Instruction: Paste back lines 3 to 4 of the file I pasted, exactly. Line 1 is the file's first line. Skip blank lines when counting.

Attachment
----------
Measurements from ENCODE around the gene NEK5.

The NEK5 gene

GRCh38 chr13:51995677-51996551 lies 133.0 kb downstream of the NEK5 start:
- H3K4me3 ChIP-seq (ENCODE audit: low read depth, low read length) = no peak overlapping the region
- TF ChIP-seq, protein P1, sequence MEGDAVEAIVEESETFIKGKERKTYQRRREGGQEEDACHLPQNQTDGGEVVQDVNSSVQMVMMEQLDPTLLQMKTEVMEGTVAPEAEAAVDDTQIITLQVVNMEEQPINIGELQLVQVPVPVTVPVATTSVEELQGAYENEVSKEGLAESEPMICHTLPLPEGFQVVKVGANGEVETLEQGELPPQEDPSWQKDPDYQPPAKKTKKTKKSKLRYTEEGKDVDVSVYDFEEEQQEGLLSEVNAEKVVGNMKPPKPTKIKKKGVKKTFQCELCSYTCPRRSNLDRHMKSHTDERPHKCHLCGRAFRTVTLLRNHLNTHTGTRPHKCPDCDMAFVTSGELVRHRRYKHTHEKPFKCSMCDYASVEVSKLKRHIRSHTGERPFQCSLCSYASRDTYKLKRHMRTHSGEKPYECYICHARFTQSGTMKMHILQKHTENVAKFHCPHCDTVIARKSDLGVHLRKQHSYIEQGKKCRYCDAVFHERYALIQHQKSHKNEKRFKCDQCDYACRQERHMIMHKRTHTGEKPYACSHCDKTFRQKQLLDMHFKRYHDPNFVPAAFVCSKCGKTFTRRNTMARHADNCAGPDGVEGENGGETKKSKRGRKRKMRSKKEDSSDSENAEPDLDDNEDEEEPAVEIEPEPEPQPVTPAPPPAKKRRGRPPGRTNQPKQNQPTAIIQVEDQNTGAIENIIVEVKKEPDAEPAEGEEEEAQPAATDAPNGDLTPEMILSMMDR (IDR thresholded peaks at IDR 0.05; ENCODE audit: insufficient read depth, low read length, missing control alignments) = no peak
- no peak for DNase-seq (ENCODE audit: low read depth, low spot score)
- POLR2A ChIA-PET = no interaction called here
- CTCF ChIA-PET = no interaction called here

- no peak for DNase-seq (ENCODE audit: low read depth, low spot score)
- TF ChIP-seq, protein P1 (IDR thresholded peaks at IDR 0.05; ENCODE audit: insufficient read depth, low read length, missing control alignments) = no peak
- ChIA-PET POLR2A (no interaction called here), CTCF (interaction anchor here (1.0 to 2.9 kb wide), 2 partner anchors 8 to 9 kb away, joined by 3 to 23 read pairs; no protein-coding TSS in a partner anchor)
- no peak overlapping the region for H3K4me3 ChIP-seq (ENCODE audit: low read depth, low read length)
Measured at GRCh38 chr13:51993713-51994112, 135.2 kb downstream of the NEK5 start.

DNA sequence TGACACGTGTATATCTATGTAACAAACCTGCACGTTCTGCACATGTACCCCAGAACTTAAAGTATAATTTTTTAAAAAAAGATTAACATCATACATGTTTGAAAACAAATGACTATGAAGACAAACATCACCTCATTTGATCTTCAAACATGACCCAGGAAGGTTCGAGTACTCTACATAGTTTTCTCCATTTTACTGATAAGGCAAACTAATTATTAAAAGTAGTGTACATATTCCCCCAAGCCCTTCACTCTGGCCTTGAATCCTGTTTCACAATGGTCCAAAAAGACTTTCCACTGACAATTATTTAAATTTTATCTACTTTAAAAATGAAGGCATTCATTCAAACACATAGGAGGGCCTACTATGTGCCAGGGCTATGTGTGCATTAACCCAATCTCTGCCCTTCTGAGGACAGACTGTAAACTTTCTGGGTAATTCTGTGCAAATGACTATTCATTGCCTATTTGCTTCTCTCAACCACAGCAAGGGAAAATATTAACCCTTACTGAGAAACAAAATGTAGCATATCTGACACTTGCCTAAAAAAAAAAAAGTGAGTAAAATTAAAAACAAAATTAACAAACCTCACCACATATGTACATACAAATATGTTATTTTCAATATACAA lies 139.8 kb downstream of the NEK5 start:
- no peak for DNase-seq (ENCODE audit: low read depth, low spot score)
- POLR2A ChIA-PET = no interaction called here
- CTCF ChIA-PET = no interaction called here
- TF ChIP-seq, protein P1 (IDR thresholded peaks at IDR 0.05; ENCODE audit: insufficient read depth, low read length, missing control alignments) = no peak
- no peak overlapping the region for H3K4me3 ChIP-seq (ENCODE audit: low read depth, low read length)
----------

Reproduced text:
GRCh38 chr13:51995677-51996551 lies 133.0 kb downstream of the NEK5 start:
- H3K4me3 ChIP-seq (ENCODE audit: low read depth, low read length) = no peak overlapping the region